New Directions in Post-Keynesian Theory
Edited by Louis-Philippe Rochon and Salewa ‘Yinka Olawoye
Chapter 7: Central Bank Responses to Financial Crises: Lenders of Last Resort in Interesting Times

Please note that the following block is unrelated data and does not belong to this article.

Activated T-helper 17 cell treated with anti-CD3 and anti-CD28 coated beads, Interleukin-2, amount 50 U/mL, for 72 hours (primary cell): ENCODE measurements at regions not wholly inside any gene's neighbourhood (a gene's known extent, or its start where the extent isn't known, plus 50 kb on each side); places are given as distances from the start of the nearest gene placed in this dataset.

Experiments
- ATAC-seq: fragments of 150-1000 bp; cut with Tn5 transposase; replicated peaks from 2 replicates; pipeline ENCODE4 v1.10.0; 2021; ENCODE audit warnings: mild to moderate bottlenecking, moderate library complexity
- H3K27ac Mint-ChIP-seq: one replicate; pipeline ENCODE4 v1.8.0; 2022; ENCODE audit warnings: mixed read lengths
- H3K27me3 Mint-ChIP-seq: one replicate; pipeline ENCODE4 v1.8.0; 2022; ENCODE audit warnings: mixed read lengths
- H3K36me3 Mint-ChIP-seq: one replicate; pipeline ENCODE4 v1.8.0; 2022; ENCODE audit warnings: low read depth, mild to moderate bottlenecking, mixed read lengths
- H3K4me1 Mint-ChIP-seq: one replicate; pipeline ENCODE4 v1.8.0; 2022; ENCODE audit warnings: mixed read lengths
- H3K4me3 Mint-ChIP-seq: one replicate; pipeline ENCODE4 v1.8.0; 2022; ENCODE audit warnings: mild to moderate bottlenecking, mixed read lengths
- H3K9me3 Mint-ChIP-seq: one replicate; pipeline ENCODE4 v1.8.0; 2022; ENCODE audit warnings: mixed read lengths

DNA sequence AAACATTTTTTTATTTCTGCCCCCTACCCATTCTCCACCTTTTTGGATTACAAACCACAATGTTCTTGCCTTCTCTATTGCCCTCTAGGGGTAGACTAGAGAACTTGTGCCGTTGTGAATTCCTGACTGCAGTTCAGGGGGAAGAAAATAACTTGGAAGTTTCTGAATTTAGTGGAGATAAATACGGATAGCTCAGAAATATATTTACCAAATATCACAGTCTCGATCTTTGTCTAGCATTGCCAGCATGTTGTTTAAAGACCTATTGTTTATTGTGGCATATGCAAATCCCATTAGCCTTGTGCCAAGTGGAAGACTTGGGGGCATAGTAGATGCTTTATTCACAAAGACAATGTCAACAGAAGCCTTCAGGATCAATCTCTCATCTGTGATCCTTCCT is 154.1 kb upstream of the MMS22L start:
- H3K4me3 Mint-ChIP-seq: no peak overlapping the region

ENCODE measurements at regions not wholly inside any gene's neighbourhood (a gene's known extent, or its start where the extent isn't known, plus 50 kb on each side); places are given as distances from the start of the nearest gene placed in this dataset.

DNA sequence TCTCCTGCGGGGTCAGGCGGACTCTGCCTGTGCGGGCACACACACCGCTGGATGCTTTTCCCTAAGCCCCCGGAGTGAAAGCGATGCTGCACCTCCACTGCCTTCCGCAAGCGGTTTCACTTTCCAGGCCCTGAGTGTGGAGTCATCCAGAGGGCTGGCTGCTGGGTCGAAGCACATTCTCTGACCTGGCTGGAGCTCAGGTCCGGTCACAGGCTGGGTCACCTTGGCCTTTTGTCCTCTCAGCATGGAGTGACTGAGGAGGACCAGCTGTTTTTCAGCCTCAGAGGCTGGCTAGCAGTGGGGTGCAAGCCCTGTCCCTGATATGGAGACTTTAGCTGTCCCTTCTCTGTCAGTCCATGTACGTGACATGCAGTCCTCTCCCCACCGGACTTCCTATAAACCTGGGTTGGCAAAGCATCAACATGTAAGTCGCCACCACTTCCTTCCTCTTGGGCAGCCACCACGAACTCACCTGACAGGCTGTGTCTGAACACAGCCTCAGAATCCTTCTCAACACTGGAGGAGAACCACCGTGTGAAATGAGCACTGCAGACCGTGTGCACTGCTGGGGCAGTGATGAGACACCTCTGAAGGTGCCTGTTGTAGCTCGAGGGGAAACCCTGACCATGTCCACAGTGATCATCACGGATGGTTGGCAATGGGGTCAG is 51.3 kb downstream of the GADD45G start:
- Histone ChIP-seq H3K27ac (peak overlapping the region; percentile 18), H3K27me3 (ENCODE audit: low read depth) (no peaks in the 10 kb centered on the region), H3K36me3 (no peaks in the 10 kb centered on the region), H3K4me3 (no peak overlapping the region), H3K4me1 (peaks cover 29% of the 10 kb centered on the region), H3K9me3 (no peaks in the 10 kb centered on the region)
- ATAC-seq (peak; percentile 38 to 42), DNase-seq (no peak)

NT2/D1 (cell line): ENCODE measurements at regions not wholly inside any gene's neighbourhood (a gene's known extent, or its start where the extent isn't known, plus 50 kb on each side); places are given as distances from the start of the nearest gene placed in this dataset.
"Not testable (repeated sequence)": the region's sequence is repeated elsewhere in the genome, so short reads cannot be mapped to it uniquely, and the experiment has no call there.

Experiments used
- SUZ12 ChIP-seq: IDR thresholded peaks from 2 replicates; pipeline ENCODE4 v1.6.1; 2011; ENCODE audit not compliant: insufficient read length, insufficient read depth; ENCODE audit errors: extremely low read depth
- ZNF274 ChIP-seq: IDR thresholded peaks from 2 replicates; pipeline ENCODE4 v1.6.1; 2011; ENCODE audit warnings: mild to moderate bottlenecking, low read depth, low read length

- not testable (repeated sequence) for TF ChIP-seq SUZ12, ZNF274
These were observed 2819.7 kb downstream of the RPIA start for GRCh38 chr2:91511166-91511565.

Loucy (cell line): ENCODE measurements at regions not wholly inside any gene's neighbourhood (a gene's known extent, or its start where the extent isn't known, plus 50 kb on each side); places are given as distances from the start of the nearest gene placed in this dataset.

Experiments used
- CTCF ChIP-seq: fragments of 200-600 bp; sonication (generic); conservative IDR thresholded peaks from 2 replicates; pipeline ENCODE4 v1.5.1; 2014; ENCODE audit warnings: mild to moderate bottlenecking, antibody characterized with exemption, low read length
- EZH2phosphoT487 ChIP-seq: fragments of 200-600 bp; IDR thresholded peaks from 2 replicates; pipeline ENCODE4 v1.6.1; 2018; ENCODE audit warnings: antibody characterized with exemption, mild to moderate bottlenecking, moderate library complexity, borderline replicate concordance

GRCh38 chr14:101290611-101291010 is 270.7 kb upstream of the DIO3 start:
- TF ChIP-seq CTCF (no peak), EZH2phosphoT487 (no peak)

Robert Dimand and Robert Koehn The present signs indicate that the bankers of the world are bent on suicide. At every stage they have been unwilling to adopt a sufficiently drastic remedy. And by now matters have been allowed to go so far that it has become extraordinarily difficult to find any way out. It is necessarily part of the business of a banker to maintain appearances and to confess a conventional respectability which is more than human. Lifelong practices of this kind make them the most romantic and the least realistic of men. (John Maynard Keynes, 1931b, p. 178) “The central bankers have all learned the lesson of the 1930s,” said Robert Barbera, the chief economist of ITG, a Wall Street firm. That lesson was that if the choice is between allowing the system to collapse and writing a lot of checks, you write the checks and forget about ideology. Unfortunately, none of them learned the lesson of the 1920s, which is that when asset prices soar, it is not a good idea to sit around doing nothing, as the Fed did for most of the housing boom. Cheerleading, which it sometimes did, is even worse. (Norris, 2008, p. B8) 1 INTRODUCTION: THE DIVERSITY OF CENTRAL BANK RESPONSES TO CRISIS The daunting challenges facing central bankers in the financial crisis that began in August 2007 are reflected in the shocked tone of the minutes of the Federal Open Market Committee (FOMC) meeting of December 15 and 16, 2008 (Andrews,...
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